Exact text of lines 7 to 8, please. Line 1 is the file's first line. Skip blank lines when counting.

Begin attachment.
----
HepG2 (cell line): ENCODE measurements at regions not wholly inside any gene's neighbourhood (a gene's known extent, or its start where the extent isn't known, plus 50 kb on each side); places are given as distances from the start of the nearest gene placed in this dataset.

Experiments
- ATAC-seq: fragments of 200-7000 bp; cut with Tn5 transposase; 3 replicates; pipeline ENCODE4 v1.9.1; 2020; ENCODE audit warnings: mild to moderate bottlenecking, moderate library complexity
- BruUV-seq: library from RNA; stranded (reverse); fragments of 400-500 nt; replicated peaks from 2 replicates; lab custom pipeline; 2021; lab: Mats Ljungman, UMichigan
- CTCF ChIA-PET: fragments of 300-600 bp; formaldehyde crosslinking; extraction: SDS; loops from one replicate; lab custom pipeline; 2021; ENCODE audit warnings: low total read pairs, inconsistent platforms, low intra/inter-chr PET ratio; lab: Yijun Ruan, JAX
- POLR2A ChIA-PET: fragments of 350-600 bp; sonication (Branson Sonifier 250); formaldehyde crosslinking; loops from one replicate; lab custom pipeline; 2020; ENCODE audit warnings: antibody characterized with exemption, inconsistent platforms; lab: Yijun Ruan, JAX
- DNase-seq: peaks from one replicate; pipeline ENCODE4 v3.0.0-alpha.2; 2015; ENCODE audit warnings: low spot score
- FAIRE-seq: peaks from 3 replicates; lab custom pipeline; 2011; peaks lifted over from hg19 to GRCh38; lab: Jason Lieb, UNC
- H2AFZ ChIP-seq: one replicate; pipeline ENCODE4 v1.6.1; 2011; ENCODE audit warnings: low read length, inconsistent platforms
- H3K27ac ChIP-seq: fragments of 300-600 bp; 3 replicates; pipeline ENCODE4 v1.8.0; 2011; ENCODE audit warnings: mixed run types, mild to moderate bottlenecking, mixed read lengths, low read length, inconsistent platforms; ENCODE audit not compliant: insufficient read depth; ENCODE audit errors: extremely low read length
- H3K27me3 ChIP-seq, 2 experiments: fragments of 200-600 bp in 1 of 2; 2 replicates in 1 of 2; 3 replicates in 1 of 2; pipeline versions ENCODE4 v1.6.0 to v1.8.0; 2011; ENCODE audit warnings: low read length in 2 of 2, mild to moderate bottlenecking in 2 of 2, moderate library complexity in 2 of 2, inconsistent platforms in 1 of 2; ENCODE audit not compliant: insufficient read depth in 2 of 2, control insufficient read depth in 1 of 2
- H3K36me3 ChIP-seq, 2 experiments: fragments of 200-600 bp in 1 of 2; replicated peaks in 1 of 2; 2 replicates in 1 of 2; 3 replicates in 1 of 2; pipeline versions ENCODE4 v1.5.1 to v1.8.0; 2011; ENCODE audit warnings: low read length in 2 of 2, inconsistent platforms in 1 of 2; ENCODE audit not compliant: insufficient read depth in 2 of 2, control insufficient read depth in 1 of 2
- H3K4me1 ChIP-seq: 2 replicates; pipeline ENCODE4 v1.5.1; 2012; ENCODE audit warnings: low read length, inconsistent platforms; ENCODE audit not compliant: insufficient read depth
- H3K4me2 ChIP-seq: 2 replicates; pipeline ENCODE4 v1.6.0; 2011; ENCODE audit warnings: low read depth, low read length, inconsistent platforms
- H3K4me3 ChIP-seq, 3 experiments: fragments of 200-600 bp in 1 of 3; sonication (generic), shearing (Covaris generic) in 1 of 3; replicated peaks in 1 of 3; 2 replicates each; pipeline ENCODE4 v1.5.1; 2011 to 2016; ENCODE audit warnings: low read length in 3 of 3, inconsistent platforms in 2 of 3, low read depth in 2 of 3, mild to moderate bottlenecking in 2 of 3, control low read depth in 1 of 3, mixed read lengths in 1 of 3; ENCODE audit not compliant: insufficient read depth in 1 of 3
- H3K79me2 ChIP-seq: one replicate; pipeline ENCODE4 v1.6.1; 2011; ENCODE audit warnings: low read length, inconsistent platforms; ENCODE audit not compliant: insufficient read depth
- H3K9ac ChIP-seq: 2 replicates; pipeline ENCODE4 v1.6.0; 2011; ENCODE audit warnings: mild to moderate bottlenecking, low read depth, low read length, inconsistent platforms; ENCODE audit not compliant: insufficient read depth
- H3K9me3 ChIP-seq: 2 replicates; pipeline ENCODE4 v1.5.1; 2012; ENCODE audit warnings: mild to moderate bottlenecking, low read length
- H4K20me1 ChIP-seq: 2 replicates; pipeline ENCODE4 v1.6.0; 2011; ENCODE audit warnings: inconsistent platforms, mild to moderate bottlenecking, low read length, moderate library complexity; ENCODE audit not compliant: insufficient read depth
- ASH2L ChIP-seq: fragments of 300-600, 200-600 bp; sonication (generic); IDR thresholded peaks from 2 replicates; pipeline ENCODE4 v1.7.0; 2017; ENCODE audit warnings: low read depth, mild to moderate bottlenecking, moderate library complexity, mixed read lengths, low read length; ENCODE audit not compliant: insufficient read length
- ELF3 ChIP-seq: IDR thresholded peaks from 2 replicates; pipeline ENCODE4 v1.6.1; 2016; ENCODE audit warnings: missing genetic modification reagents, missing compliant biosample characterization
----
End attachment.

- DNase-seq: peaks from one replicate; pipeline ENCODE4 v3.0.0-alpha.2; 2015; ENCODE audit warnings: low spot score
- FAIRE-seq: peaks from 3 replicates; lab custom pipeline; 2011; peaks lifted over from hg19 to GRCh38; lab: Jason Lieb, UNC